Sinister tales, ghost stories, thrillers and vignettes that reach back as far as the Victorian era, all steeped in the essence of London’s urban community, its industrial heritage, the docks, Victoriana, the Blitz and the War. Nine original stories and seven classic reprints that explore the capital’s dark underbelly but also celebrate its character and charm.
E.F. Benson’s “The Tube” (1922), is a mystery that centres on conjectures regarding time and our perception of it, examining concepts that would provide fertile ground for many an SF writer decades later. From Henry Mayhew’s simple but oh-so-revealing interview with a young girl selling watercress, to George Gissing’s tale of a Camden bibliophile whose obsession puts his wife’s life at risk, from Arthur Morrison’s keenly observed “The Street” and “Behind the Shade” – the latter a cautionary tale of how pernicious the gossip of wagging tongues can be – to T.G. Jackson’s chilling story of a family split asunder by a well-intentioned will and the unexpected terms it sets out, and Hume Nisbet’s ghostly masterpiece “The Phantom Model”, all seven classic pieces demand attention.
Reggie Oliver’s “A Maze for the Minotaur” might almost have been lifted from the Victorian age itself, so effectively does the author evoke the period in a perfectly judged tale, while Rose Biggin features Dr Samuel Johnson in a story of deceit involving a supernatural hoax with a man’s life at stake, as told by a ghost. Juliet E. McKenna’s story is of a children’s governess dismissed for no good reason and without recourse, who is directed to an institute with surprisingly progressive attitudes, while Paul Di Filippo delivers a delicious slice of Sherlock Holmes, told from the perspective of Wiggins, leader of the Baker Street Irregulars, and Bryony Pearce tells of a man whose sustenance requires unique measures. Fortunately, on the streets of the capital the dead and the dying are never in short supply. David Rix takes us beneath those streets, to the malodorous world of the sewer rats and the mudlarks, while Terry Grimwood spins a steampunk fairy tale featuring a young Prince Albert, newly wed to Queen Victoria. Susan Boulton’s “Blood and Bone” is set during World War II, focusing on efforts by the fire watch to protect St Paul’s Cathedral and a reporter’s determination to capture the perfect picture, while Paul StJohn Mackintosh brings us up to date with a contemporary saga of young love between two students in Southall, with more at stake than one of them could possibly imagine...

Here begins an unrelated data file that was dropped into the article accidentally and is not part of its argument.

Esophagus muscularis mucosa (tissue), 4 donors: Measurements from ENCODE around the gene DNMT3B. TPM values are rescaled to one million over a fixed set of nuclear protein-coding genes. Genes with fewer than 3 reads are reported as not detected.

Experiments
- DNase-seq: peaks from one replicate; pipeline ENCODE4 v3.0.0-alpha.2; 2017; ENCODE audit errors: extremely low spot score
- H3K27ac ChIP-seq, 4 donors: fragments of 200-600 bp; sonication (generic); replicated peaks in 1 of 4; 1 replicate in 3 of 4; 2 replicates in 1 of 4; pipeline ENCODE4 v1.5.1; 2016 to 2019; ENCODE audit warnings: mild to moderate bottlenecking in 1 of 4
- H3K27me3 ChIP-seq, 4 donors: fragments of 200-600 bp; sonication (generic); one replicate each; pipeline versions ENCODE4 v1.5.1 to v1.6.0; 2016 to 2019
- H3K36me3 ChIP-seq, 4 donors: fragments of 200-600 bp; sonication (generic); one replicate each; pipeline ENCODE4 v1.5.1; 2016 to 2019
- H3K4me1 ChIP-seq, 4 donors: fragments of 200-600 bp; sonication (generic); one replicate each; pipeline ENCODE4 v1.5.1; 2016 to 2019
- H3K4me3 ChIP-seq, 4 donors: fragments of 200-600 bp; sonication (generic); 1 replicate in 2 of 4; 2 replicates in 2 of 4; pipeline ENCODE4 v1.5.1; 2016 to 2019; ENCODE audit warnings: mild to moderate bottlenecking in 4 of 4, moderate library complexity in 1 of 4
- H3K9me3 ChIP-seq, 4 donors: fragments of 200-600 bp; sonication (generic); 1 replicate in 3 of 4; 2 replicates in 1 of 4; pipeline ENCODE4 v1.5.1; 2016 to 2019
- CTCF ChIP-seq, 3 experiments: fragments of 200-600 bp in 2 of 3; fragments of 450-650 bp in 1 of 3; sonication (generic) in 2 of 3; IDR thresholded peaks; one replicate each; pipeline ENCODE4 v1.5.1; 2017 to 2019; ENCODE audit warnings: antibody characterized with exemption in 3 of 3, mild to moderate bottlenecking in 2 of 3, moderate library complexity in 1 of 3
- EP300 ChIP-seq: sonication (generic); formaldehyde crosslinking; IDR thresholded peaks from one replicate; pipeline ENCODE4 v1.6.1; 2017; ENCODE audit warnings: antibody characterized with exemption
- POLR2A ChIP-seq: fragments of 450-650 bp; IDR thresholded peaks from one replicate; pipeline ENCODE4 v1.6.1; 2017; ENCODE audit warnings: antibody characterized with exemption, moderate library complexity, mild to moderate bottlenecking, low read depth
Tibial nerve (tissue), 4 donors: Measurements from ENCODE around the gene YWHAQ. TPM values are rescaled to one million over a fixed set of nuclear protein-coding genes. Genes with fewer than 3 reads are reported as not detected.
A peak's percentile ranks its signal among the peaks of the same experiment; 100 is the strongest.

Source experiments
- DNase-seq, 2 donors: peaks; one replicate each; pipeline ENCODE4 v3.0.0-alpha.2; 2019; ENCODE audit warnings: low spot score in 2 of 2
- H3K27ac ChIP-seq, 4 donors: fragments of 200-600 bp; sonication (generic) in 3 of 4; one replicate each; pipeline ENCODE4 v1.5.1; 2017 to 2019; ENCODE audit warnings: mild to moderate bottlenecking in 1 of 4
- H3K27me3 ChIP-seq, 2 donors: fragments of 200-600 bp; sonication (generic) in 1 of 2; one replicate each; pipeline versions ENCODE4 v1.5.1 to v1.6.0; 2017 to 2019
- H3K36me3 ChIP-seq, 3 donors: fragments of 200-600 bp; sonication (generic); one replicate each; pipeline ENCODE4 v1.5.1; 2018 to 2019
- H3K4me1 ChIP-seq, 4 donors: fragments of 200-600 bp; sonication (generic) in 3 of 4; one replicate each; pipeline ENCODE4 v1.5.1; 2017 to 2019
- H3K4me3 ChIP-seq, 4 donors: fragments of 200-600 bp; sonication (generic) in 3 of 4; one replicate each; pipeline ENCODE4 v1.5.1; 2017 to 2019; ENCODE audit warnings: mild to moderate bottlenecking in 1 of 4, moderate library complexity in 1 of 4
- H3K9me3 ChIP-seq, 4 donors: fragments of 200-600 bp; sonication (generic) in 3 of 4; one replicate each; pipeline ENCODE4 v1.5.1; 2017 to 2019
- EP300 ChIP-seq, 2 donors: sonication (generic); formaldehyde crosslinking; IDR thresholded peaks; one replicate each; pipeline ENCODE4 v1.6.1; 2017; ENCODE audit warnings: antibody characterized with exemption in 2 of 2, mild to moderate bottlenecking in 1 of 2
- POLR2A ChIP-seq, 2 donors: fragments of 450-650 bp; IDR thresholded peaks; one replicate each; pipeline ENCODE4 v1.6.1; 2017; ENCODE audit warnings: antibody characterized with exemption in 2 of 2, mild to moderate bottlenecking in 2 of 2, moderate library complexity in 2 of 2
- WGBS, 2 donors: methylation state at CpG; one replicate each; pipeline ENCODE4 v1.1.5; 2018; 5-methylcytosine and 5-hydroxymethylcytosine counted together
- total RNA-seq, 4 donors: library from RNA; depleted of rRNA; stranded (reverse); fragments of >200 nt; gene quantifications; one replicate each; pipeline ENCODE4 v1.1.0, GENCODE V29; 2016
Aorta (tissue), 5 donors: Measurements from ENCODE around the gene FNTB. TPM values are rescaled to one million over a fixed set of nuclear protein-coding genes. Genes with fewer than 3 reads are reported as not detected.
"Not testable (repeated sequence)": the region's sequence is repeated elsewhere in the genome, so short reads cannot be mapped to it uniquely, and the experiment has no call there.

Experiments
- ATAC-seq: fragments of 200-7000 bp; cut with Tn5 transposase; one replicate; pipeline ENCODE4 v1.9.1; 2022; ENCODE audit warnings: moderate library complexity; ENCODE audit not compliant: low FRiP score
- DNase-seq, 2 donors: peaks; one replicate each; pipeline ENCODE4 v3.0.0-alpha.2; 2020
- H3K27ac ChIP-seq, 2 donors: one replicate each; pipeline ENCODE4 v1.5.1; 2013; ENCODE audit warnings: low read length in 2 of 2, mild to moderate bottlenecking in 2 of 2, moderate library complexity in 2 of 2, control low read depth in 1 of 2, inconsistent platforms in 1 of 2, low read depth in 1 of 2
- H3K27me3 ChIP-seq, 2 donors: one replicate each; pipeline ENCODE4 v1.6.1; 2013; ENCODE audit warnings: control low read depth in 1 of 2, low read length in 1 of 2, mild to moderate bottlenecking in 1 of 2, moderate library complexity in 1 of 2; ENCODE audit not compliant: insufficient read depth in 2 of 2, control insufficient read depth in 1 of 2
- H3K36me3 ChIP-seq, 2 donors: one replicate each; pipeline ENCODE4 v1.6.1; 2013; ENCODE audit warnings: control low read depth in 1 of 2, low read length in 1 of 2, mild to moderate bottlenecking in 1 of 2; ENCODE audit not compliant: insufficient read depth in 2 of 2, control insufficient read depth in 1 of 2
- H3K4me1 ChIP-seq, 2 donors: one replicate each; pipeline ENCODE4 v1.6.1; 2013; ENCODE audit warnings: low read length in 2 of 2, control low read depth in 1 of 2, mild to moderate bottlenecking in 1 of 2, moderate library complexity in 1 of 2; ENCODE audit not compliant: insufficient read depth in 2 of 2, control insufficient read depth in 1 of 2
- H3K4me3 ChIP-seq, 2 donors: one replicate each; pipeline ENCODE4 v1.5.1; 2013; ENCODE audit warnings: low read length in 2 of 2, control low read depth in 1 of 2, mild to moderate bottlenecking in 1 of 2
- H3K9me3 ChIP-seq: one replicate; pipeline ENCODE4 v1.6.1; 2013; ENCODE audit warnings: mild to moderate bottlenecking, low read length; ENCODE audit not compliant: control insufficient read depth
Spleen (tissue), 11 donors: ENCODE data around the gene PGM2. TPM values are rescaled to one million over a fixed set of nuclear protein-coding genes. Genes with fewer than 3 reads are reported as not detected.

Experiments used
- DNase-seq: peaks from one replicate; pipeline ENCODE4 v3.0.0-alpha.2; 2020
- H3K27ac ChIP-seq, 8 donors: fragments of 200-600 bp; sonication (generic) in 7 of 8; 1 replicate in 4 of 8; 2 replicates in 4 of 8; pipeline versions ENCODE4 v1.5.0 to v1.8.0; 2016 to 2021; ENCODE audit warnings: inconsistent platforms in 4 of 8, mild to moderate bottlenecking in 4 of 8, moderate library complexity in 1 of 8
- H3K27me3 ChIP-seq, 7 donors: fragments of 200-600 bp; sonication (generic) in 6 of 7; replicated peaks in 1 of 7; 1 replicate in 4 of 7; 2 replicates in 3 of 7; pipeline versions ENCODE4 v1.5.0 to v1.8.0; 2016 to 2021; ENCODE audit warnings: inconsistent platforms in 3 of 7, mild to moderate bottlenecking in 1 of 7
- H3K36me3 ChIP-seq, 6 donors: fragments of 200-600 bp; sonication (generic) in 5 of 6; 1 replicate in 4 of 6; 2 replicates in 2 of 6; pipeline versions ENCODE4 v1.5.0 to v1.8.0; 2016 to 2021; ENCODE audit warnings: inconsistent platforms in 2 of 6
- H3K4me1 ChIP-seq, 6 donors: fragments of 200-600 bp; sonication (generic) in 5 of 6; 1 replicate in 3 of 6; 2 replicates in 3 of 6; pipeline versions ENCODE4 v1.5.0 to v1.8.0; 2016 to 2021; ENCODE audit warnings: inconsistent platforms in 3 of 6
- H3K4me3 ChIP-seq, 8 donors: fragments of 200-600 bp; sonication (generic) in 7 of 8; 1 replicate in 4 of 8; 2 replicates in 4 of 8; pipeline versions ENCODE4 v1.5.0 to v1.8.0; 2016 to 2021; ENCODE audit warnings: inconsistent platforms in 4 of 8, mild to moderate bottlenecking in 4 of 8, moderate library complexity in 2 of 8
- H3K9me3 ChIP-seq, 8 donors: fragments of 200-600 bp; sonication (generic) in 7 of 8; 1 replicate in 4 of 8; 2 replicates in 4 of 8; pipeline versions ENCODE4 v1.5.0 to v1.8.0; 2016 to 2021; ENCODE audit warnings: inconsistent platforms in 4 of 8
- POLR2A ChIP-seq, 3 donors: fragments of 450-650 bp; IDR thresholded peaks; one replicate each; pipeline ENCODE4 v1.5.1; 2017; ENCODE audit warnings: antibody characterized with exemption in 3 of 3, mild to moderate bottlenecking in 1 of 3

Sixteen stories, one city. Welcome to London as you’ve never seen her before.
1. Introduction by Ian Whates
2. Hunger – Bryony Pearce
3. A Street – Arthur Morrison
4. A Maze for the Minotaur – Reggie Oliver
5. The Phantom Model (A Wapping Romance) – Hume Nisbet
6. The Ghost of Cock Lane – Rose Biggin
7. The Hand That Rocks The Cradle – Juliet E. McKenna
8. Watercress Girl – Henry Mayhew
9. Queen Rat – David Rix
10. Christopherson – George Gissing
11. From The Casebook of Master Wiggins, Esq. – Paul Di Filippo
12. Albert And The Engine Of Albion – Terry Grimwood
13. In the Tube – E.F. Benson
14. A Romance of the Piccadilly Tube – T.G. Jackson
15. Blood and Bone – Susan Boulton
16. Behind the Shade – Arthur Morrison
17. Southall Tantra – Paul StJohn Mackintosh
About the Authors
"This anthology of fiendish tales has one connecting vein: a deep fondness for London and its webbings from Soho to Fulham, Southall to Northfields, Borough Market to Marylebone, South Kensington and all the way to Buckingham Palace and the depths of hell." - Aurealis Magazine
“Reggie Oliver’s ‘A Maze For The Minotaur’ impressed me greatly. The writing so perfectly captures the style of the Victorian period in which the story is set that it sits very comfortably between the two genuine Victorian tales that frame it… this is a very good collection of stories with the central theme of London. The period pieces are well-chosen, relatively uncommon and they mesh with the new material very well. Recommended.” – SFCrowsnest
The book is available as an A5 paperback and a numbered limited edition hardback, signed by the editor